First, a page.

A GDPR cookie-consent banner for Hugo

September 2018 · 10 minute read
The following assume basic knowledge of GDPR and cookies, Hugo installed and an existing Hugo project.

The General Data Protection Regulation (GDPR), adopted by the EU Parliament, effective since May 25 2018, carries provisions that require businesses collecting personal data, to protect the collected data and privacy of EU citizens for transactions that occur within EU member states, but also imposes regulations for the exportation of personal data outside the EU, if people within the member states are targeted. Within this context and because cookies can be used to uniquely identify a person, they are considered as personal data. Hence, all identifiers utilizing such cookies, such as analytics, advertising, chats, surveys, etc., are affected by the recent changes to EU regulations. According to the new directives, the user must have a choice to turn on/off the cookies used in each site and not just be informed about the use of cookies in a site. If the user agrees to cookies, this has to be a clear affirmative action, like an opt-in link. The users have to be able to revoke consent through the same action as when they gave consent, meaning the consent method must always be available to users.

Cookies are generally divided into necessary and unnecessary. The necessary cookies are those absolutely required to deliver the information requested by the user, while the rest of the cookies are considered unnecessary. Included in the unnecessary cookies are all identifiers used for analytics, advertising, third parties, including affiliates and those that identify a returning user to a website. The EU GDPR targets these “unnecessary” cookies category.

Based on the above if you use Google Analytics, Google Ads, Disqus or similar to your site, without explicit user consent and you target EU audience, you most probably do not comply to GDPR with whatever extensions that might have.

Hugo and GDPR

At present, Hugo provides a certain set of parameters and actions towards GDPR compliance, but most of the above described extended functionality is up to the individual to implement. On top of that, many of the available Hugo themes, do not use the standard Hugo internal templates, eg. for Google Analytics, but have created their own partials for these extensions, so that the GDPR-related control-parameters associated with the internal Hugo templates do not have any effect.

Up to now the simplest strategy widely used to many websites, including Hugo powered sites, is the addition of a purely informative banner somewhere within the viewport in each page, informing the user about the use of cookies in the website, which might or might not have a button to disperse the banner. The button might have text similar to “Accept”, “Got it!”, or other, but is not connected with functionality that records actual user consent and it basically just closes the banner. A very popular “cookie-consent” banner implementation is cookie consent by insites provided free.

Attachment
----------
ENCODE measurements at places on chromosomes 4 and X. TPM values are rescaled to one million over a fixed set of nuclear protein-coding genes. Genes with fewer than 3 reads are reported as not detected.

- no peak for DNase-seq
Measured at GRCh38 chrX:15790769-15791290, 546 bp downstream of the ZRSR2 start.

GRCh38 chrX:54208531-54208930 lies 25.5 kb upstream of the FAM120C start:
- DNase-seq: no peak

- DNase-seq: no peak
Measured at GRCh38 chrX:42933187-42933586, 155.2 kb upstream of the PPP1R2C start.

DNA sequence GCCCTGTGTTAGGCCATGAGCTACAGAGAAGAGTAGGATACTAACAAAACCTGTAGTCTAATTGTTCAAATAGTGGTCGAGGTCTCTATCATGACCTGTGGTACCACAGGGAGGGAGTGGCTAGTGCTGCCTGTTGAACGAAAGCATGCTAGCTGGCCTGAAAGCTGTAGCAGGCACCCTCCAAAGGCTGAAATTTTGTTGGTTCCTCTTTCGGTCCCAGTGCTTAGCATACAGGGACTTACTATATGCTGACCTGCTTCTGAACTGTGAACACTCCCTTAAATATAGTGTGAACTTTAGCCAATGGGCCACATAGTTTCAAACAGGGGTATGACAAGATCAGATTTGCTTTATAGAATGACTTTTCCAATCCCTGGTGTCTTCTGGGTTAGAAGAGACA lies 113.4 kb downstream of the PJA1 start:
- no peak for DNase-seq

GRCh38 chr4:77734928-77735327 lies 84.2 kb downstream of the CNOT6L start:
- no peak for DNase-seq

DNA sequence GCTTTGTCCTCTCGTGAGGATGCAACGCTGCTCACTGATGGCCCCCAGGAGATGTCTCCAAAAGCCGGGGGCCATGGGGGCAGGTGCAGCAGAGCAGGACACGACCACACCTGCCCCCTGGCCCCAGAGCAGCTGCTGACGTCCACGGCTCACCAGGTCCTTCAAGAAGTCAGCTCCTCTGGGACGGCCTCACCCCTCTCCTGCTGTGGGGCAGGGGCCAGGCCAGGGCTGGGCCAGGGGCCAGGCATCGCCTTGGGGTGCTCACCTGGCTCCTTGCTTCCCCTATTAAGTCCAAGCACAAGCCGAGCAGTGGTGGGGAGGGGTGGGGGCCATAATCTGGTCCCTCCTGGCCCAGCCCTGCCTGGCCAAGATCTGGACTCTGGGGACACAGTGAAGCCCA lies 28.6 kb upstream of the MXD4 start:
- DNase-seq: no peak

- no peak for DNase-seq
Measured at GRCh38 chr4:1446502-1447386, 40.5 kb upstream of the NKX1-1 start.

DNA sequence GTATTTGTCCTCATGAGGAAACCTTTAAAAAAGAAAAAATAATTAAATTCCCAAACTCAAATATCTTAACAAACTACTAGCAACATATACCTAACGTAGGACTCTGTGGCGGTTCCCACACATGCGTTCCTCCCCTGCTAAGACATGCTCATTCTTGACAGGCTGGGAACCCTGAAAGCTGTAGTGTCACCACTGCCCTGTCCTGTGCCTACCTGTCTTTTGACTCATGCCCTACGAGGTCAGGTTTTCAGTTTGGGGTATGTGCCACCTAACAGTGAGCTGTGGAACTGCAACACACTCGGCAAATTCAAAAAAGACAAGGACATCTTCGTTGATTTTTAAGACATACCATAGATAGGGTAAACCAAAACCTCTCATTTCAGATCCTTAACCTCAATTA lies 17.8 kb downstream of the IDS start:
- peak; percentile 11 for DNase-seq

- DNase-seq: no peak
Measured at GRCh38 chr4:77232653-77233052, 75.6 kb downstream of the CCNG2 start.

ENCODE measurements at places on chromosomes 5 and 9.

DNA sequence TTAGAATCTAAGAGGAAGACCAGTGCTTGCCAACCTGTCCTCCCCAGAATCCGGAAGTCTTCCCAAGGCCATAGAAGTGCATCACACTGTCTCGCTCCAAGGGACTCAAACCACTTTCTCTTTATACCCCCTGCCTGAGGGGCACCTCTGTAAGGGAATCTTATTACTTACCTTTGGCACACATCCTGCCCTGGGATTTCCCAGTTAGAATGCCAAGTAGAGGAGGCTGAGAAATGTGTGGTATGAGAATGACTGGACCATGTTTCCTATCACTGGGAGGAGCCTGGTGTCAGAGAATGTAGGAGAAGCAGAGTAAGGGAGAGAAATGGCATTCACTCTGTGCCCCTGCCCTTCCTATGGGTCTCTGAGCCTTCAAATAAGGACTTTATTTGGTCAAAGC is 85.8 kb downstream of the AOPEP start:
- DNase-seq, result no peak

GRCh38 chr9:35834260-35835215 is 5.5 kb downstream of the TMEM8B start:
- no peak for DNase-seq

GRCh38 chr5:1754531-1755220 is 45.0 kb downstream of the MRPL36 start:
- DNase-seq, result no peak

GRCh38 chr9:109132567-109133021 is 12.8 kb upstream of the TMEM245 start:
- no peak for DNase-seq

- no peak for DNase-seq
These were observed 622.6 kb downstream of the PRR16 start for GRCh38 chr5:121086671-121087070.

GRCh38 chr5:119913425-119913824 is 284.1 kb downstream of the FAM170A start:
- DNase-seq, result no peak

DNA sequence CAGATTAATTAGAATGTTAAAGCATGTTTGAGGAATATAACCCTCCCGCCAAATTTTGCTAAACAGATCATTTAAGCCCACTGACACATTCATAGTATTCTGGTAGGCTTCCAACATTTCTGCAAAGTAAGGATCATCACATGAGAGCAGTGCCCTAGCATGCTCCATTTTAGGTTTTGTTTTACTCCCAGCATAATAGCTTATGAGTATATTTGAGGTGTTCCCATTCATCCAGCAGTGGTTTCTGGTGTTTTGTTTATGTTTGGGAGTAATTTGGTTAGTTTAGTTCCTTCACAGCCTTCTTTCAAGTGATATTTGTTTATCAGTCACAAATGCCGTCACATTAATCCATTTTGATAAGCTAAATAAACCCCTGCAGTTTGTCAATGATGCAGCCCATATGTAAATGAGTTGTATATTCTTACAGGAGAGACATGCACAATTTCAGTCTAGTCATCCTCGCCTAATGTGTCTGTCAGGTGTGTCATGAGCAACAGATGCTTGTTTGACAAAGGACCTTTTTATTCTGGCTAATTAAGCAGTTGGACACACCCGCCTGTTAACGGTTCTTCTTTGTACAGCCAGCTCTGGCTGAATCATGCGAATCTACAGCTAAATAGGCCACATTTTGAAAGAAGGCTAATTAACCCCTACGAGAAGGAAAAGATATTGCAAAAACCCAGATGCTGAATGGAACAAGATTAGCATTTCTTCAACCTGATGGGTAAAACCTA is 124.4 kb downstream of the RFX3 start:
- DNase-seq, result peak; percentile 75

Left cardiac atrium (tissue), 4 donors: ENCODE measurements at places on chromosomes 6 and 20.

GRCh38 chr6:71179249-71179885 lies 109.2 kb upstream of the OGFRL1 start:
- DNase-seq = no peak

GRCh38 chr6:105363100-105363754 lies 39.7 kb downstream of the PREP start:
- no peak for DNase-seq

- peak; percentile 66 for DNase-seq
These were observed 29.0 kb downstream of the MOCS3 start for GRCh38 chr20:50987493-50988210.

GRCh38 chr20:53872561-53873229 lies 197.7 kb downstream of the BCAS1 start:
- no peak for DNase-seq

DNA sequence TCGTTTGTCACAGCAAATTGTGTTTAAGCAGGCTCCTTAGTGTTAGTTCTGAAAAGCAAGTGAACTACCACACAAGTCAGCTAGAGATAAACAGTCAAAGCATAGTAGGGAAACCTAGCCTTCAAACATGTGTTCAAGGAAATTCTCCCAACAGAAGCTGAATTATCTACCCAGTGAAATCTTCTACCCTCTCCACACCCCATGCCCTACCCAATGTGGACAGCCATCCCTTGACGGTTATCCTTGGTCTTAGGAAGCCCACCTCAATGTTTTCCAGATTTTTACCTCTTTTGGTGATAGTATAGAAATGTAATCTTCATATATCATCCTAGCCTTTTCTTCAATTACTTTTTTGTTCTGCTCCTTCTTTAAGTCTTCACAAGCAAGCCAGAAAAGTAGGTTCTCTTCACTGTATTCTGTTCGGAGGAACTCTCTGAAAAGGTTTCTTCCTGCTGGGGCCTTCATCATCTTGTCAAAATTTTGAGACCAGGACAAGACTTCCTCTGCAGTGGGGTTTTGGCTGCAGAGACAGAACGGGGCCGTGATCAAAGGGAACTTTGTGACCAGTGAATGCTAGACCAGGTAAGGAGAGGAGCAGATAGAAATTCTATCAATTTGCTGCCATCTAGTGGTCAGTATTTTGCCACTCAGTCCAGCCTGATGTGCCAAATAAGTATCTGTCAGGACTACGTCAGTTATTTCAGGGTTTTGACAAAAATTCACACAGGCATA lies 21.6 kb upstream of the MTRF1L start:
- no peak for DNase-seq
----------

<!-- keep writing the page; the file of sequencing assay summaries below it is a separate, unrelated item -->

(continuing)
Cookie consent by insites

The “Learn more” link in the banner, can lead to a page in your site with further relevant explanation, or to cookiesandyou site, also created by insites, explaining about cookies and how you can “defend” against them. This very popular banner implementation in its simplest form is only informative about the use of cookies in a web site. It has the ability to adjust to opt-in or opt-out banner, but this requires implementing the JavaScript functions to handle this functionality and also adjusting and/or modifying other scripts (eg. analytics) to work with and respect the cookie-consent. However, for proper compliance, a form of some kind must be created to allow the user to modify consent. So, there must be a link, button, etc., enabling this form, where users can change their initial decision and the site’s behavior has to be adjusted accordingly to respect users’ choices. In addition, depending on the number of different categories of cookies (necessary, performance, functional, etc.), used in a site, if there is no discrimination for these categories when the user is asked for consent, it will be either on or off for all unnecessary cookies. By providing discrete cookie-categories you can, for example, give users the choice to turn off tracking but allow everything else. Categorizing cookies is another task one must implement if using the cookie consent by insites, not to mention cookie-interaction with third-party plugins such as Disqus comments.

Another option could be to use cookie consent by OneTrust. OneTrust offers free cookie consent for one website, providing website scanning and auto-categorization of cookies. They also provide a customizable banner and a customizable cookie-preference center, which is a form where users can opt-in or -out to cookies in one or more cookie categories available in a website. The preferences form can be reused to change consent.

OneTrust preference center

Cookie preference center by OneTrust

OneTrust provides the script to insert the relevant banner to your website, code for a button which opens the preference-center once closed and code to add, if you wish, a dynamic list of your cookies to a page of your site.

Cookie-consent banner by OneTrust

There are many other choices for cookie consent handling, one can choose from like, TrustArc, Piwik, Cookiebot etc.

The fun part of the whole operation is trying to make everything play nice together and actually adjusting site’s behavior to users’ consent. At this point it is worth noting that after researching various approaches for actual cookie consent implementation (not only informative), I came across two excellent articles: a) “How to implement GDPR cookie consent notification with Google Tag Manager” and b) “Google Tag Manager Cookie Consent dialog”. These articles describe the implementation of a real cookie consent operation and procedure. The first article (Analyticsmania), along with the rest of the research is what drove me to choose OneTrust’s cookie consent.